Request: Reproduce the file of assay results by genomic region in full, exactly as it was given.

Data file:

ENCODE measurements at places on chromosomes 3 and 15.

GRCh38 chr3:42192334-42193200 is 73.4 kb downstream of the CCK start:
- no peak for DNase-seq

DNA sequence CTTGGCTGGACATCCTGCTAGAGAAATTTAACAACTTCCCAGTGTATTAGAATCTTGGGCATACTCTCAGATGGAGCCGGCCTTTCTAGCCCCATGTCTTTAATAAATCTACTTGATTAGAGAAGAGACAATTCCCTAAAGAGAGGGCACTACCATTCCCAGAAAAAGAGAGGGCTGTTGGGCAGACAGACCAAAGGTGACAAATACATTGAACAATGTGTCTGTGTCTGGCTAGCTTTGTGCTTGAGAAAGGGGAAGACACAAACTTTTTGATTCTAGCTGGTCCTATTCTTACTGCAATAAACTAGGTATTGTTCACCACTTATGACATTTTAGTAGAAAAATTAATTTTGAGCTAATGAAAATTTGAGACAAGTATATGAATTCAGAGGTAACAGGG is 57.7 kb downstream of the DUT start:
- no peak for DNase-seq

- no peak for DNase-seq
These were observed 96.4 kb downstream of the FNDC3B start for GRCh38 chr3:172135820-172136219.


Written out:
ENCODE measurements at places on chromosomes 3 and 15.

GRCh38 chr3:42192334-42193200 is 73.4 kb downstream of the CCK start:
- no peak for DNase-seq

DNA sequence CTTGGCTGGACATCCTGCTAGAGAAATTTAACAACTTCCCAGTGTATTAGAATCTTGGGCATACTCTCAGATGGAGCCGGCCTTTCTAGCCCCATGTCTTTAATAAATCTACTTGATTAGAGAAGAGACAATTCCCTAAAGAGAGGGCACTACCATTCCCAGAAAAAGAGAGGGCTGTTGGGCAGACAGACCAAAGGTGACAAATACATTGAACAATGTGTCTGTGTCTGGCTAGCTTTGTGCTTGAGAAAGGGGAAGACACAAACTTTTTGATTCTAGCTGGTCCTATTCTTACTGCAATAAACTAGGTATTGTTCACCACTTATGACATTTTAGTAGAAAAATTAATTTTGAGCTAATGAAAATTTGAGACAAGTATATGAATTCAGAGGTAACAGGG is 57.7 kb downstream of the DUT start:
- no peak for DNase-seq

- no peak for DNase-seq
These were observed 96.4 kb downstream of the FNDC3B start for GRCh38 chr3:172135820-172136219.